If I do not follow the policies and procedures put in place to minimise the risks I put myself and others in danger. 3:5 Describe how to reduce risks to own health To minimise the risks to my health whilst supporting an individual it is important that I read the individual’s care plan so I am aware what I need to do. I need to read the individual’s risk assessments and their manual handling plan. It is important that the individual is happy to do the task and the environment is clear of any obstacles that may be dangerous or get in the way.

I must use the PPE provided and the equipment like I was trained. It is important that I work in my sphere of competence and work safely. If I have any problems I speak to my manager. 3:6 Identify others that may be involved in supporting an individual to maintain personal hygiene When an individual arrives at our organisation or goes from self caring to requiring assistance myself and my colleagues carry out a visual assessment on how much support the individual needs. We also obtain information from the individuals family, friends and other professionals involved. These can be social workers, GP’s, nurses, and occupational therapists.

Outcome 4: Understand when poor hygiene may be an indicator of other underlying personal issues 4:1 Identify underlying personal issues that may be a cause of poor personal hygiene Financial – The individual may not have money to buy cosmetics to use, they may not have clothing or be able to clean their clothes and they may be homeless.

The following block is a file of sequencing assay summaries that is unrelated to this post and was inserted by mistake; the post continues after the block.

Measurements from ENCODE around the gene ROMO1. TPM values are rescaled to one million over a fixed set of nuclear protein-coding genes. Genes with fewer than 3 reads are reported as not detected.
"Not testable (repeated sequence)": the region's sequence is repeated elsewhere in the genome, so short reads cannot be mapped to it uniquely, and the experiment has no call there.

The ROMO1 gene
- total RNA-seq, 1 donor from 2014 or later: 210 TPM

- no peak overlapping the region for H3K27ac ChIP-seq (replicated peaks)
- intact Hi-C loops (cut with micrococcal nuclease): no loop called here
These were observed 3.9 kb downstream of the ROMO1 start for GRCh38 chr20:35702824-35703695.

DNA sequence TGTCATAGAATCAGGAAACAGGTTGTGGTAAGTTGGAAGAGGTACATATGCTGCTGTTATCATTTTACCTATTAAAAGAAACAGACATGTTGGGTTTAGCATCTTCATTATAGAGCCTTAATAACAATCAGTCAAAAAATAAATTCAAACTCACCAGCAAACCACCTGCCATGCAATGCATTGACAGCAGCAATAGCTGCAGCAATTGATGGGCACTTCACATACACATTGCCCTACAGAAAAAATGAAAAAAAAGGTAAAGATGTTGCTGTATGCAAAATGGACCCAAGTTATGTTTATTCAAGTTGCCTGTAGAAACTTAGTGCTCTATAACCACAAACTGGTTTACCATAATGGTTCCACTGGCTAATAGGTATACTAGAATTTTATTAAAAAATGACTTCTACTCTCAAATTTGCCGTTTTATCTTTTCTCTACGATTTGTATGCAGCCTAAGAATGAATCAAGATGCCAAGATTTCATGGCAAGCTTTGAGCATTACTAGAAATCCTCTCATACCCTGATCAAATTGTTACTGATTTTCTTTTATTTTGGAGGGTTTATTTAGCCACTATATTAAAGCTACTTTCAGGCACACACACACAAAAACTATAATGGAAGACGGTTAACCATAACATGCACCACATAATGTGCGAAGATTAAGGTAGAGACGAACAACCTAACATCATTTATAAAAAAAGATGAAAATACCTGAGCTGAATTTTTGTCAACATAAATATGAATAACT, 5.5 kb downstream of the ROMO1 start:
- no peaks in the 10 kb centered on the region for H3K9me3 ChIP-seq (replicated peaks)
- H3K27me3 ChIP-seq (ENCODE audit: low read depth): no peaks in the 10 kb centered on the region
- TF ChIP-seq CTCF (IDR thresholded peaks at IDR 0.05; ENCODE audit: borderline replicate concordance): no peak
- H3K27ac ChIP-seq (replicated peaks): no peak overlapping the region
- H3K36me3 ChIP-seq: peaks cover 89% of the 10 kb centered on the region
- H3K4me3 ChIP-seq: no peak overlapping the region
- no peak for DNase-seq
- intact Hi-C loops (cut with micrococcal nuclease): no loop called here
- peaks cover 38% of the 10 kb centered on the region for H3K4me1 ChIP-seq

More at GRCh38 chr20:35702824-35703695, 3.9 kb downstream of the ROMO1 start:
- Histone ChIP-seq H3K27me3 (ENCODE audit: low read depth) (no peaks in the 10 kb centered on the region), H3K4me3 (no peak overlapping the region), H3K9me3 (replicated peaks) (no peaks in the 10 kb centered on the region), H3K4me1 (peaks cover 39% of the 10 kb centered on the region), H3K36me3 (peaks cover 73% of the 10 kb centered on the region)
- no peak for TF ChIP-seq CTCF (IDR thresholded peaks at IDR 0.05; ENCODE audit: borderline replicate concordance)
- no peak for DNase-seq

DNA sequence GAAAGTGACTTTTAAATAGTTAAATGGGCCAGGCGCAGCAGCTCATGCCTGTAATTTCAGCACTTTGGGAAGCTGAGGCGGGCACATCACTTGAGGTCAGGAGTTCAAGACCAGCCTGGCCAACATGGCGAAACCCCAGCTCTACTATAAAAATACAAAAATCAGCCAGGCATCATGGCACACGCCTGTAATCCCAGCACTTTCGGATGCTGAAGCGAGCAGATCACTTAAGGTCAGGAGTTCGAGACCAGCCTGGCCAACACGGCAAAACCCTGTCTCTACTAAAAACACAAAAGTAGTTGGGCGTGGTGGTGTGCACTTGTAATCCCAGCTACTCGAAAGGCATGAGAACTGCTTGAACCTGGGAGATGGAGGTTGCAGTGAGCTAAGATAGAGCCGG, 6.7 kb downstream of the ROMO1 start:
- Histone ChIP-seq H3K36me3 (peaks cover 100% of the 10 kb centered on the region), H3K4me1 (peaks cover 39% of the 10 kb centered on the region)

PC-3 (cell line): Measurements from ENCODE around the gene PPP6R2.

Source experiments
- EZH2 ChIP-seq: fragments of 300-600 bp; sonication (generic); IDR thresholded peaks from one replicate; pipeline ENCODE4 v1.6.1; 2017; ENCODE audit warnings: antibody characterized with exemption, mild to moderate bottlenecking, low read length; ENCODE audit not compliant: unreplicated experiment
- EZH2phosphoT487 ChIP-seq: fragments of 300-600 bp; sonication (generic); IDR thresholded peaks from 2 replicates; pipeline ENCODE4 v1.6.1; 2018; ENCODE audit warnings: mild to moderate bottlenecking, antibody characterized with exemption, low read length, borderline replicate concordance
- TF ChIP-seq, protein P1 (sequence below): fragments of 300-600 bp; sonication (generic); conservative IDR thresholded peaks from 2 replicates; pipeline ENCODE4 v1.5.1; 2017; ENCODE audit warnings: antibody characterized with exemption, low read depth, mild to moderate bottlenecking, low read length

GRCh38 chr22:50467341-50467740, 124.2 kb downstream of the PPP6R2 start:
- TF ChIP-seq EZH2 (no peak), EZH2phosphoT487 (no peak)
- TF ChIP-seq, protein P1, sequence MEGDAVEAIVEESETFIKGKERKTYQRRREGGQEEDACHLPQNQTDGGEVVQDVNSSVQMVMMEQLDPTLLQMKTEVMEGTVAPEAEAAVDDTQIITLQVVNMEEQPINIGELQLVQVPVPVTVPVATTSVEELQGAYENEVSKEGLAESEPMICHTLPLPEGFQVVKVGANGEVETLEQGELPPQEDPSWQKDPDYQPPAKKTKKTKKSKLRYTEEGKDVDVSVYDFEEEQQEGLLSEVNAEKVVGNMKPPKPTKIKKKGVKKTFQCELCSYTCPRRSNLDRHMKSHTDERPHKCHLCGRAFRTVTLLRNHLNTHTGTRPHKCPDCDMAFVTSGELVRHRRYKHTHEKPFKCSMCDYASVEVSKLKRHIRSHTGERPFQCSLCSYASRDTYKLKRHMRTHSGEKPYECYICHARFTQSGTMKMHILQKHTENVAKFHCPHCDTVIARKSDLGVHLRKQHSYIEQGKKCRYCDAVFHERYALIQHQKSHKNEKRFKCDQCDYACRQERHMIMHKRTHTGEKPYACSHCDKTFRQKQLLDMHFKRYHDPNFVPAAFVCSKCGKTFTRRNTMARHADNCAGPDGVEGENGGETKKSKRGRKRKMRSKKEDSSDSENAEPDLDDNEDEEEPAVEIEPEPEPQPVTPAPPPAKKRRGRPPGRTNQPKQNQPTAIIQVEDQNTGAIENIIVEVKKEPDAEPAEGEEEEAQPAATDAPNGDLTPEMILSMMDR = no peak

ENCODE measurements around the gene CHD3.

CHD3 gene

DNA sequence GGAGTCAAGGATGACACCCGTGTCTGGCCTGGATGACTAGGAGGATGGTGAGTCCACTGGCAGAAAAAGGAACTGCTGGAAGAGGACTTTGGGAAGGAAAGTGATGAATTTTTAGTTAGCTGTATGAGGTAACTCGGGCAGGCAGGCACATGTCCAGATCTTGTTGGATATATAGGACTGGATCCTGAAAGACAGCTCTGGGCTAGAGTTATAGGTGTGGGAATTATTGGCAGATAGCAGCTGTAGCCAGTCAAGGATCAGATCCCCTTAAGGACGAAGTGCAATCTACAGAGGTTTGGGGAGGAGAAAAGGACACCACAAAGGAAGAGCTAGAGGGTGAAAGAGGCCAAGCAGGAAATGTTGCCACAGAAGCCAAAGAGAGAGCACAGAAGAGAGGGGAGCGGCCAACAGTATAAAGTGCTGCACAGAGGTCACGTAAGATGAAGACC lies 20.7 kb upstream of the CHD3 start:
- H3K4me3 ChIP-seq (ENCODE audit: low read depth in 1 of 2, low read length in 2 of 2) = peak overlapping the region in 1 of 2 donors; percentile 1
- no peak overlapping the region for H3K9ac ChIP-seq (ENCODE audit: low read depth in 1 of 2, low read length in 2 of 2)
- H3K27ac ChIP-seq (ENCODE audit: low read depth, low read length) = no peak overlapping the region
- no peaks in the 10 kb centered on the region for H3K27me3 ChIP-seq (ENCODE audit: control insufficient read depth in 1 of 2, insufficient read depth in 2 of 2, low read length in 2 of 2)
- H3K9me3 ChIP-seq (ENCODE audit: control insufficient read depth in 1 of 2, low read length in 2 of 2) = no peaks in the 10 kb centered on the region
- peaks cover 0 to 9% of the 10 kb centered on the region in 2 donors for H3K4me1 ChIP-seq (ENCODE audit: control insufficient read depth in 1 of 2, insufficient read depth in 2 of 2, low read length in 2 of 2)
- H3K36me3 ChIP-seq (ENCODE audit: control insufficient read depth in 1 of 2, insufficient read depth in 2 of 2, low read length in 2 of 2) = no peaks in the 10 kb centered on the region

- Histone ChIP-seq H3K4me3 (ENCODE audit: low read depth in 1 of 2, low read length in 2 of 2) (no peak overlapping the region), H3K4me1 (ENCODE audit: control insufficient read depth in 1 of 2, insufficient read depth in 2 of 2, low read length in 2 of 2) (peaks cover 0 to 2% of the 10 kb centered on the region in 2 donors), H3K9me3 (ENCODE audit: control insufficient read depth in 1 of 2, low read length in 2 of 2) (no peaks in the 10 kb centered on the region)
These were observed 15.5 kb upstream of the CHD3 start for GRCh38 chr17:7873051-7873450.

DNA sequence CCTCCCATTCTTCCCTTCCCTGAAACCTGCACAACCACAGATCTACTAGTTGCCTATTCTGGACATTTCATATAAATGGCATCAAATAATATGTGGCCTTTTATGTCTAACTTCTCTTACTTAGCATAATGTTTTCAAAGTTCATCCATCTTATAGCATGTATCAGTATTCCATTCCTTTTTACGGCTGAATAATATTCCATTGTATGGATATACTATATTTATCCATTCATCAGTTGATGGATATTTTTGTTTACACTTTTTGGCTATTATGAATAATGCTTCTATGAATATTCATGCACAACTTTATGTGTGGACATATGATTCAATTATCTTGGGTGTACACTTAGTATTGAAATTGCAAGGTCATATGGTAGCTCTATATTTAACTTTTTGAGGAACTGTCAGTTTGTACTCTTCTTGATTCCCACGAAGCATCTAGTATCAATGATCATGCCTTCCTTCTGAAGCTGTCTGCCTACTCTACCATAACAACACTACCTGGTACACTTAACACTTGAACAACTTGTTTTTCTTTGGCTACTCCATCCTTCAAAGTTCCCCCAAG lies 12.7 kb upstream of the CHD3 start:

Environment – The individual may be homeless, they may have no heating or running water Abuse – The individual may feel depressed and have low self esteem and hygiene is not important to them Mobility – individual may not be able to carry out hygiene routine Preferences – The individual’s religion or culture may affect hygiene e. g. the individual may feel uncomfortable using a shared toilet. 4:2 Describe how underlying personal issues may be addressed If the individual has financial issues then Social Services can assist them and they can receive the help they need.

If the individual has mental health issues or depression then I would need to encourage the individual to wash and prompt them to do things e. g. use the toilet. I would assist an individual who had poor mobility to wash and dress, use the toilet etc. I would take into account the individuals choices and if an individual did not like sharing a bathroom I would work with my organisation to find a way round the problem.

References:

  • North, Susan. “Book Review: Clean: a history of personal hygiene and purity.” (2008): 412-413.
  • Geels, Frank. “Co-evolution of technology and society: The transition in water supply and personal hygiene in the Netherlands (1850–1930)—a case study in multi-level perspective.” Technology in society 27.3 (2005): 363-397.
  • Alam, Nurul, et al. “Mothers’ personal and domestic hygiene and diarrhoea incidence in young children in rural Bangladesh.” International journal of epidemiology 18.1 (1989): 242-247.
  • Idowu, O. A., and S. A. Rowland. “Oral fecal parasites and personal hygiene of food handlers in Abeokuta, Nigeria.” African health sciences 6.3 (2006): 160-164.